TQB: Teacher Quality Bulletin

Myth buster on inequitable assignment of teachers?

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Do low-income students have the same access to effective teachers as their more affluent peers? A new study from Eric Isenberg and his colleagues at Mathematica Policy Research and the Brookings Institution examines this question and draws a surprising conclusion.

In 26 urban districts, the researchers set out to measure the "effective teaching gap," that is, the discrepancy in students' access to effective teachers depending on their socioeconomic status (SES). Teacher effectiveness was determined entirely by value-added scores.

Applying this framework, if all students had equal access to effective teachers, the effective teaching gap would be zero. The reality wasn't that far off the mark and in contrast with the findings from a fair amount of other research. Many (though not all) of the districts turned out to be providing all students, no matter what their SES, roughly the same access to effective teachers.

To the districts' credit, these results reflected a good deal of work on their part. On average, districts in the study had implemented around five common strategies aimed at promoting the equitable distribution of teachers across schools. They include comprehensive teacher induction, highly selective alternative routes to teaching, targeted use of bonuses, performance pay, and early hiring timelines in high-need schools.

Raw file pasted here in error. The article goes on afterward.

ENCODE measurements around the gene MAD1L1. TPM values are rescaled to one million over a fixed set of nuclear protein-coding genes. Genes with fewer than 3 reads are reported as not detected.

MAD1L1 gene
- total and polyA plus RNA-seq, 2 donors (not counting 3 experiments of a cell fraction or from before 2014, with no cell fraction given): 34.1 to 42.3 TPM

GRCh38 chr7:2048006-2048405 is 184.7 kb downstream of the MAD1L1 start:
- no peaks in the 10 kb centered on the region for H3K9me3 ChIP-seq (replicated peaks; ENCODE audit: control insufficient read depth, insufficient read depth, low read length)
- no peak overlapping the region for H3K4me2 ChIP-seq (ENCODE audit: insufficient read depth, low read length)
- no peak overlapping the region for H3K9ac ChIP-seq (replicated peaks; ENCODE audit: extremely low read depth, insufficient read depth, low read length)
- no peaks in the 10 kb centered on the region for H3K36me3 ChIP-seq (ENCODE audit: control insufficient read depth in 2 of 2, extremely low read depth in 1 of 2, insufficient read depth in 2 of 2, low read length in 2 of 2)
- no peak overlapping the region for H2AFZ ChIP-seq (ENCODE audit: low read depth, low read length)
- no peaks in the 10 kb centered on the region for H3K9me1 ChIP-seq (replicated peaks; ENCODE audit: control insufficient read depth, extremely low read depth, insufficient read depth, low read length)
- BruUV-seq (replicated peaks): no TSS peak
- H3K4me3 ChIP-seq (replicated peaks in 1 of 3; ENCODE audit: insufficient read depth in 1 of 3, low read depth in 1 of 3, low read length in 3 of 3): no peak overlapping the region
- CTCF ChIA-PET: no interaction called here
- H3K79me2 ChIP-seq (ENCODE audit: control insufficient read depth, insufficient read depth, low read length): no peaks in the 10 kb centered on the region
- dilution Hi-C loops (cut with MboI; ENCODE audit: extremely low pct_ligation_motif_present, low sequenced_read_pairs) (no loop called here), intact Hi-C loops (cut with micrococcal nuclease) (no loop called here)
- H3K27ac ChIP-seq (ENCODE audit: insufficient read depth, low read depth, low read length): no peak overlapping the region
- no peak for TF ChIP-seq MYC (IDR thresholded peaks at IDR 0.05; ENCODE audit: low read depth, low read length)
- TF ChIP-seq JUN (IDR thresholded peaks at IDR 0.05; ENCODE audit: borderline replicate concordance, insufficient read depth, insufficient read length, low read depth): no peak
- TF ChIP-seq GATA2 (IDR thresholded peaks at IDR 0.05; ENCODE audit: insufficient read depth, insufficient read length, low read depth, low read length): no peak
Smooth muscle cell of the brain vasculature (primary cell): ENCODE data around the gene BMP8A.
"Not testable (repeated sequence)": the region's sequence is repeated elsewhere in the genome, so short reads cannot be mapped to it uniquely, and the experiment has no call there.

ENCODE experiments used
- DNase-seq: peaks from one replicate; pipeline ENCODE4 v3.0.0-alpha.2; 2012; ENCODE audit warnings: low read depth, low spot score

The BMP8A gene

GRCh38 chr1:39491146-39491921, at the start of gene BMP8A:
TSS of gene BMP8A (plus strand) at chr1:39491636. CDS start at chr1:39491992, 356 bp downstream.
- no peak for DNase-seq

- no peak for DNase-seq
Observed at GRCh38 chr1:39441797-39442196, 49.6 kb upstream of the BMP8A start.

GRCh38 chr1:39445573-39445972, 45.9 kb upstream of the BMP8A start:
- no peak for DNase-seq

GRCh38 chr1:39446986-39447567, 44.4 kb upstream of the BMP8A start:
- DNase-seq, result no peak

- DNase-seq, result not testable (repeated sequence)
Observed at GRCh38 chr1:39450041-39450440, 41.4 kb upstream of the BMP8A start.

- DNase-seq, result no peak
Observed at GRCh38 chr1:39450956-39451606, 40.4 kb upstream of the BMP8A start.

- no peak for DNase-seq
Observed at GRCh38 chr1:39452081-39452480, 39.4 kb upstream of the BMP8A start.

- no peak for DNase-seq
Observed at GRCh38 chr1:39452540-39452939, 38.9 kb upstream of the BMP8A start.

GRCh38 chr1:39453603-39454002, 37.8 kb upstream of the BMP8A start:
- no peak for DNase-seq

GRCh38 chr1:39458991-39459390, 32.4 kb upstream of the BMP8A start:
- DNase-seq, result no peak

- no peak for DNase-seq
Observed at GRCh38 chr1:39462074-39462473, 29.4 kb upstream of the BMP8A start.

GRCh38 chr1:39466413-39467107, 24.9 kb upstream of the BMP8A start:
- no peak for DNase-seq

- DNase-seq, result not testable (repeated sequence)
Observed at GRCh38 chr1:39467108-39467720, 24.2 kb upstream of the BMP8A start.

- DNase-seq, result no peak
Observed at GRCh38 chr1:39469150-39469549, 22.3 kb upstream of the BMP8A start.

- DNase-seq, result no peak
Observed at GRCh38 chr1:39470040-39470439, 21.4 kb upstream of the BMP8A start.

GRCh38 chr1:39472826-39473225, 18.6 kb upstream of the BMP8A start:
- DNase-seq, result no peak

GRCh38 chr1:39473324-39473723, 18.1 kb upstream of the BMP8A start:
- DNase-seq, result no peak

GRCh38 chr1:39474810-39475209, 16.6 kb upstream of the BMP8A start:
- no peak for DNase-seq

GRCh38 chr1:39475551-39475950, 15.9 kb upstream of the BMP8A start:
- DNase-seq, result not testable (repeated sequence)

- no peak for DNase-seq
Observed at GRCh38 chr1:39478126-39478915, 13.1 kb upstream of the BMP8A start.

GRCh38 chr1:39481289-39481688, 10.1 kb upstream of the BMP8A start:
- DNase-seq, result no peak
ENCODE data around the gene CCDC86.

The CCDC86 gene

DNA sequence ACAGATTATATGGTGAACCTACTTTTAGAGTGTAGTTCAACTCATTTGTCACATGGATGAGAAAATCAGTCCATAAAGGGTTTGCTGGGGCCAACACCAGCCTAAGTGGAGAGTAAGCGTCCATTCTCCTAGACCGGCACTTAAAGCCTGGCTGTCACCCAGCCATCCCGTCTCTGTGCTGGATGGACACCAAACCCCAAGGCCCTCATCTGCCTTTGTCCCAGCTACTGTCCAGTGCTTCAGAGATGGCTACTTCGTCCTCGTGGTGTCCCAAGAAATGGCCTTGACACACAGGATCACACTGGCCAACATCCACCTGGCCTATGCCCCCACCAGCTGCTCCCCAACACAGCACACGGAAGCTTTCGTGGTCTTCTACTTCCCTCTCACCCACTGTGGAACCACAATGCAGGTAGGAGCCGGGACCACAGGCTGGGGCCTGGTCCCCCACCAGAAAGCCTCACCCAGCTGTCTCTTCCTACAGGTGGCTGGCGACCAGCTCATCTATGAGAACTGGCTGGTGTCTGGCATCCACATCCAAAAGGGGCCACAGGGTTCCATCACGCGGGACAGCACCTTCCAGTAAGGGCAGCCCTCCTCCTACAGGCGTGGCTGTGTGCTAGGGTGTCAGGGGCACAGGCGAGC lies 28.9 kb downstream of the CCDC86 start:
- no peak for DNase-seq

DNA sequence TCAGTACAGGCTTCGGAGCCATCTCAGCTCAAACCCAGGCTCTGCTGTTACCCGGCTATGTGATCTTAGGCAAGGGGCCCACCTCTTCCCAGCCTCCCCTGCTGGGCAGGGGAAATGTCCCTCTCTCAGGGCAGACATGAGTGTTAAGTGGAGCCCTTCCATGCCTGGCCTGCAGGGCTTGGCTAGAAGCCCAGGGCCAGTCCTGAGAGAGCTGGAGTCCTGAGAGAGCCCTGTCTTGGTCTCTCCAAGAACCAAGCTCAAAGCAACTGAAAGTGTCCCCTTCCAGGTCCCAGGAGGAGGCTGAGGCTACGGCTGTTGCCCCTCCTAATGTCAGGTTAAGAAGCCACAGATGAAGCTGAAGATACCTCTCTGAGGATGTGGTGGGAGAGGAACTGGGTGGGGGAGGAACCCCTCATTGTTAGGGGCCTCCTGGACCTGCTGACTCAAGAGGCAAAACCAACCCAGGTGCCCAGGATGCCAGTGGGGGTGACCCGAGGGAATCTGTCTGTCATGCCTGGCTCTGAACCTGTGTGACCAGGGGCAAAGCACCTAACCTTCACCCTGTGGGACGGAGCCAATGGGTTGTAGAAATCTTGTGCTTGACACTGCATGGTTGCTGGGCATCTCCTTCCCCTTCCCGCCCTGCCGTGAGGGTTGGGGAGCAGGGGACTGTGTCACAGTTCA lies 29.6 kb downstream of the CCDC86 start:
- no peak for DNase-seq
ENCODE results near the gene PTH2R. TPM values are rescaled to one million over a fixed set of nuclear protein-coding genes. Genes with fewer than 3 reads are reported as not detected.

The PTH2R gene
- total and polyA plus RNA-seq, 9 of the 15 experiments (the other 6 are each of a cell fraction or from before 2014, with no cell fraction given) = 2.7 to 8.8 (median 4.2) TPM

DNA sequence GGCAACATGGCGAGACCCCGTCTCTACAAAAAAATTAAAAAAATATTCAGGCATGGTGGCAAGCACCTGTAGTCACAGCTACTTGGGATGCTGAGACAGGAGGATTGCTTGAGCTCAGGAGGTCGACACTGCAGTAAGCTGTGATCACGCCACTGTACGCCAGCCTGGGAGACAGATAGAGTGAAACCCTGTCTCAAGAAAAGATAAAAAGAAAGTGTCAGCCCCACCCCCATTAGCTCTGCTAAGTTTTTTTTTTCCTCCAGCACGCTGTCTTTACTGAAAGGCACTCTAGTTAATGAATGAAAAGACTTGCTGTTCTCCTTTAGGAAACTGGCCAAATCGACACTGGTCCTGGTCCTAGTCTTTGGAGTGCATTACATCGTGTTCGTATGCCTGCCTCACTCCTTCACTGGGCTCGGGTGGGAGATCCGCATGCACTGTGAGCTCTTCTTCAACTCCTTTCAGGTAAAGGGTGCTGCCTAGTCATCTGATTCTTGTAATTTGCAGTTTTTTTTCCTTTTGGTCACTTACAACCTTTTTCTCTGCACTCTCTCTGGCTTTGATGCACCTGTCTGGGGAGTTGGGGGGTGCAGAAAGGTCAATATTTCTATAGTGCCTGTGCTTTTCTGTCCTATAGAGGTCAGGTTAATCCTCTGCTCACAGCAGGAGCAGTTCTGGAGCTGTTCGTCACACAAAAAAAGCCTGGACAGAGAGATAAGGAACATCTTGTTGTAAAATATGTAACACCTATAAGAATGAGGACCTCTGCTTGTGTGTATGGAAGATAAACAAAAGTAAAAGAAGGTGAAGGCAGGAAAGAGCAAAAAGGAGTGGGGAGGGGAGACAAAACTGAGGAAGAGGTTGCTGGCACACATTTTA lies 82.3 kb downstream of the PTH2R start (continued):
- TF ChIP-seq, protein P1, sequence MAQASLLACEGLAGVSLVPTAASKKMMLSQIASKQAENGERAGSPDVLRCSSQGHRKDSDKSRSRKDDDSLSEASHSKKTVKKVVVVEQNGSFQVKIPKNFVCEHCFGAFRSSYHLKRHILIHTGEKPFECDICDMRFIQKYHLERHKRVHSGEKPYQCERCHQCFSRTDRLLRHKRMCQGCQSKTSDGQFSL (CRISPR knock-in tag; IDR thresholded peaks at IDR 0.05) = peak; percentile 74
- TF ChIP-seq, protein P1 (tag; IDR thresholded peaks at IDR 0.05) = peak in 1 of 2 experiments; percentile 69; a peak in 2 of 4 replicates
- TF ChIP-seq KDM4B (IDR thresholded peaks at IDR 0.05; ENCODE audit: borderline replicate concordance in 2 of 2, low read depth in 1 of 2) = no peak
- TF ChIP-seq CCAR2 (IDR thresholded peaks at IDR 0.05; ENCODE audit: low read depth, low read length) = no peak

What makes this study so different from others that have pursued similar questions and gotten different results? For one, there were clear methodological differences, particularly when it comes to calculating a teacher's value-added score. Isenberg's study controls for peer effects (a measure of how the characteristics of a class as a whole might affect the performance of any one student); however, many other studies do not incorporate peer effects in value-added measures. In addition, this study focused solely on the distribution of teachers within each district, not between them. It did not attempt to answer the question as to an effective teaching gap between urban districts and the suburban districts that border them.

For a detailed discussion of the conflicting literature related to the effective teaching gap, we recommend this CALDER brief, which describes the debate around peer effects, differences in research conducted across vs. within districts, and other methodological points.